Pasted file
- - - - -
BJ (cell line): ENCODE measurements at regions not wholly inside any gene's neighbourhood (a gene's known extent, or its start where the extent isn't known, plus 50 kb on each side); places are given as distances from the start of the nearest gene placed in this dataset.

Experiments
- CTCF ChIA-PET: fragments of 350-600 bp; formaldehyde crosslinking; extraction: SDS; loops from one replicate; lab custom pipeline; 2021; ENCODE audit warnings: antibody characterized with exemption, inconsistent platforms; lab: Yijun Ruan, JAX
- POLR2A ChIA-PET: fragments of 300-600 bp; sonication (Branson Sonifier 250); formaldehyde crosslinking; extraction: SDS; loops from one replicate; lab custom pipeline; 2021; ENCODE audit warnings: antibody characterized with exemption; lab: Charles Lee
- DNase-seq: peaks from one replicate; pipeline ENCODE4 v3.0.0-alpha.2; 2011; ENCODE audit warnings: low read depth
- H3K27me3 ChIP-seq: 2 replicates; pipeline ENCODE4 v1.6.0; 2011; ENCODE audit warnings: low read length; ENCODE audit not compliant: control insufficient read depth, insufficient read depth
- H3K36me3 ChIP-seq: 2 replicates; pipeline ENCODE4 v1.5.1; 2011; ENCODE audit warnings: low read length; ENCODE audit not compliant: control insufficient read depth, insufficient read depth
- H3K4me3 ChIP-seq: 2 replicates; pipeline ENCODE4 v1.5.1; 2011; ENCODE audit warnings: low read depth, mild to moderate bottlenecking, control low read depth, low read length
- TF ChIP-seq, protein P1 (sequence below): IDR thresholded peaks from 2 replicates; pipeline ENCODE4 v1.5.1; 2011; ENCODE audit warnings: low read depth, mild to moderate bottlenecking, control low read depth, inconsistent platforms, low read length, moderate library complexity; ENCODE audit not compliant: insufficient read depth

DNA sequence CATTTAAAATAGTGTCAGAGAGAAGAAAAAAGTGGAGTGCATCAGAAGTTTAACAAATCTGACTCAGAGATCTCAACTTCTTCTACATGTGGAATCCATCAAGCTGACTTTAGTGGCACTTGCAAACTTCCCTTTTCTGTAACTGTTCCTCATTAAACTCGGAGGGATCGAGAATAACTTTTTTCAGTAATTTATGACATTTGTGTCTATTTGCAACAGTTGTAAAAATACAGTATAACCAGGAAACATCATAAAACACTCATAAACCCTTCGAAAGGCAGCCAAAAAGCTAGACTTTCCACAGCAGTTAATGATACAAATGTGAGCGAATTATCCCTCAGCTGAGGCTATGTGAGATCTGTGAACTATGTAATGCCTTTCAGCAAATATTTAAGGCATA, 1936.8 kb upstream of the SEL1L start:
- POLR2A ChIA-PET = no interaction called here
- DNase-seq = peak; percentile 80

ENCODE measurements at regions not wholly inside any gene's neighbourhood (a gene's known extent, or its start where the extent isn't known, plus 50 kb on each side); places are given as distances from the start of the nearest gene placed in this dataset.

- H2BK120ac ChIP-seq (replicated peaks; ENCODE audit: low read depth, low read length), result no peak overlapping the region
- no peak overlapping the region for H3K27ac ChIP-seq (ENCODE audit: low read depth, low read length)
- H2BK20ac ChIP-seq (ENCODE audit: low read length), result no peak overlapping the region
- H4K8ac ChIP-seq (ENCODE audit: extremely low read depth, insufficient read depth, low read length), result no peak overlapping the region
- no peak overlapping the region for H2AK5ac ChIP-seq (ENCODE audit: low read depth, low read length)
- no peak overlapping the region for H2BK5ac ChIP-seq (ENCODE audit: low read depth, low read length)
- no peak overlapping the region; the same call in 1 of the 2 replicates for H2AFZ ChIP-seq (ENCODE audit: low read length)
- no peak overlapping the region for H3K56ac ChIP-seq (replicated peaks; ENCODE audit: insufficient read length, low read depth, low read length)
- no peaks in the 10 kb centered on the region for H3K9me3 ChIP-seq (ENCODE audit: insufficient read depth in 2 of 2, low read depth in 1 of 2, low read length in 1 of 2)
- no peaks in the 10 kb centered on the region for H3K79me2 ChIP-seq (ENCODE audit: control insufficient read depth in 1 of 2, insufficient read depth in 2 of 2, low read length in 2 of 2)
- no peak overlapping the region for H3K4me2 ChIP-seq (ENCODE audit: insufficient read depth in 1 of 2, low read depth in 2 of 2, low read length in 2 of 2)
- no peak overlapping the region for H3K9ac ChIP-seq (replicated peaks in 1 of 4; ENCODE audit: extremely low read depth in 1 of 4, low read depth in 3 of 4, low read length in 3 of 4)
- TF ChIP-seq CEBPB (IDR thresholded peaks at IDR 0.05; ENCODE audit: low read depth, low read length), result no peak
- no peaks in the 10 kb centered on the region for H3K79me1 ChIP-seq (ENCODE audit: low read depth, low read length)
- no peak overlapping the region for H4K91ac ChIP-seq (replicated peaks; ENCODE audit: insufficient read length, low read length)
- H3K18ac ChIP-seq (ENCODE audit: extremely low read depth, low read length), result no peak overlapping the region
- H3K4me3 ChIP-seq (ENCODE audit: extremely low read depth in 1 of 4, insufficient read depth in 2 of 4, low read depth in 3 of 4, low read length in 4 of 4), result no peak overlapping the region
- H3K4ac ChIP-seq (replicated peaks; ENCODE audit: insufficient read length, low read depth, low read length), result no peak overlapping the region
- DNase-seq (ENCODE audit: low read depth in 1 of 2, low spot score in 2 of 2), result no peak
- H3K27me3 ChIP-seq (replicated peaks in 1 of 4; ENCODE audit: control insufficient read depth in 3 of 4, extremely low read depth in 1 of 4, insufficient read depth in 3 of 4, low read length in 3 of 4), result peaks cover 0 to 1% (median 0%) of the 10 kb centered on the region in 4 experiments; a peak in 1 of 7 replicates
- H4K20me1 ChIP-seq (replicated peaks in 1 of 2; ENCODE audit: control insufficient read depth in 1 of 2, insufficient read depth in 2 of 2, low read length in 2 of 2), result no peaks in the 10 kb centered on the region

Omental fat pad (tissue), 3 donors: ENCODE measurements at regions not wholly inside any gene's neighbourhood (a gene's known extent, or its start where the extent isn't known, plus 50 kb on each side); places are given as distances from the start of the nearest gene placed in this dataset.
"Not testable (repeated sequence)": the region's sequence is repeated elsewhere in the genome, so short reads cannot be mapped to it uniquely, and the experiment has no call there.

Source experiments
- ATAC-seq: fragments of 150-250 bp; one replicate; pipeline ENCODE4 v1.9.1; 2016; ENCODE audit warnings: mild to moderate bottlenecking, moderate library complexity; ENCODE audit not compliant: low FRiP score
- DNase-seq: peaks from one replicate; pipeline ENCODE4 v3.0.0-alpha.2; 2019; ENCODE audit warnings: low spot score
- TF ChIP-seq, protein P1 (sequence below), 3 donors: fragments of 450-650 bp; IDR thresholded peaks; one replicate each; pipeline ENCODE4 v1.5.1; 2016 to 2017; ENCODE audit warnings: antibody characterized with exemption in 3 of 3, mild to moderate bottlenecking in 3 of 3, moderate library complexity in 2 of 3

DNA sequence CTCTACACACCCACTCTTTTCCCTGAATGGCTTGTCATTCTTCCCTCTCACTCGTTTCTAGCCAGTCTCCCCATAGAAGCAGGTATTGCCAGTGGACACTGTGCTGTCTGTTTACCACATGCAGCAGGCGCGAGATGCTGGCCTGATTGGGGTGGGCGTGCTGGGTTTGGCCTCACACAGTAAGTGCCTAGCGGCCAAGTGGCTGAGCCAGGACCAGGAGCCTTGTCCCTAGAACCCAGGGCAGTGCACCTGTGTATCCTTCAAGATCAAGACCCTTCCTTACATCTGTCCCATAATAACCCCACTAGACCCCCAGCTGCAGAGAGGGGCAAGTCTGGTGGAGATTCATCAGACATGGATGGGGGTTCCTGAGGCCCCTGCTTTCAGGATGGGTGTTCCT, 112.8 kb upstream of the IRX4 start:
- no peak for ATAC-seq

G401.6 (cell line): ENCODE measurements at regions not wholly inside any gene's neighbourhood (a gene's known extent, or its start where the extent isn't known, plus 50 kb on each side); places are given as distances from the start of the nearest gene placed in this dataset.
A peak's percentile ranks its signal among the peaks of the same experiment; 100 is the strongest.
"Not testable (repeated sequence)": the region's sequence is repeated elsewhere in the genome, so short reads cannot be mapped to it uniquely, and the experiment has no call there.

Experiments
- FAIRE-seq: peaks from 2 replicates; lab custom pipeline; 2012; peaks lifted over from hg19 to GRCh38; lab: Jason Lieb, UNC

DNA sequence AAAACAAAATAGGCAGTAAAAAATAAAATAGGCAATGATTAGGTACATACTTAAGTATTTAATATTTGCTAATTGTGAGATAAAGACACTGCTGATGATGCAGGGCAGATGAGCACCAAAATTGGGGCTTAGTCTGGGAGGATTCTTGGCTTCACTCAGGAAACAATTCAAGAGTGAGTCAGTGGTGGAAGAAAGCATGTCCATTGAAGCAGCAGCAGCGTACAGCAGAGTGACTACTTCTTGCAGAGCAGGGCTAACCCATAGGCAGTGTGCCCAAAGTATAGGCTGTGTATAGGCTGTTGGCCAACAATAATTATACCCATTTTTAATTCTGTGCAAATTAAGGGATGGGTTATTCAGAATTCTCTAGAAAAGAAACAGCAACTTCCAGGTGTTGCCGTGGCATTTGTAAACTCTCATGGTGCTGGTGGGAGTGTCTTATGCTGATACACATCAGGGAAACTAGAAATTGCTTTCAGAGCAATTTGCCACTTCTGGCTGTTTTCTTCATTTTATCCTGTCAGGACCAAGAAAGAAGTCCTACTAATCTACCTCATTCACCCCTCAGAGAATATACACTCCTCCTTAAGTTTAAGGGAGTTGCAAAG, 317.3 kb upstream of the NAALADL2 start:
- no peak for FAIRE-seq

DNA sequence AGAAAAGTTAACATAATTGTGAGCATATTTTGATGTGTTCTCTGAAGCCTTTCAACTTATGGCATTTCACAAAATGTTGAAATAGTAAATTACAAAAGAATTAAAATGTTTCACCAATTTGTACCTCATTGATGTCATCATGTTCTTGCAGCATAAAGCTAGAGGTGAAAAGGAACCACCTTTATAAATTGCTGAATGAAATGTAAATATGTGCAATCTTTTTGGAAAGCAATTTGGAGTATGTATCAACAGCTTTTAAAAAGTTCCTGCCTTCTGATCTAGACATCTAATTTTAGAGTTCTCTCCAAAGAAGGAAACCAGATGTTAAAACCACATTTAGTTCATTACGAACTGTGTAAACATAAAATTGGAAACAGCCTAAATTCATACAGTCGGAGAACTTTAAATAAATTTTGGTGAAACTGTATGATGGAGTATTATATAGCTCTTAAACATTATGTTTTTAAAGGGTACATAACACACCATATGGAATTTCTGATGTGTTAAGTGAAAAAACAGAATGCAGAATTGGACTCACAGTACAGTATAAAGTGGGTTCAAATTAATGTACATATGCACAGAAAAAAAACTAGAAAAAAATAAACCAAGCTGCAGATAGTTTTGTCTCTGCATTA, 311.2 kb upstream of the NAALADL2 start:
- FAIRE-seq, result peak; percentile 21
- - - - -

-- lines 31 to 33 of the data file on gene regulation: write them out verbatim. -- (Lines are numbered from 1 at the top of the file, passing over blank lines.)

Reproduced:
- H3K4ac ChIP-seq (replicated peaks; ENCODE audit: insufficient read length, low read depth, low read length), result no peak overlapping the region
- DNase-seq (ENCODE audit: low read depth in 1 of 2, low spot score in 2 of 2), result no peak
- H3K27me3 ChIP-seq (replicated peaks in 1 of 4; ENCODE audit: control insufficient read depth in 3 of 4, extremely low read depth in 1 of 4, insufficient read depth in 3 of 4, low read length in 3 of 4), result peaks cover 0 to 1% (median 0%) of the 10 kb centered on the region in 4 experiments; a peak in 1 of 7 replicates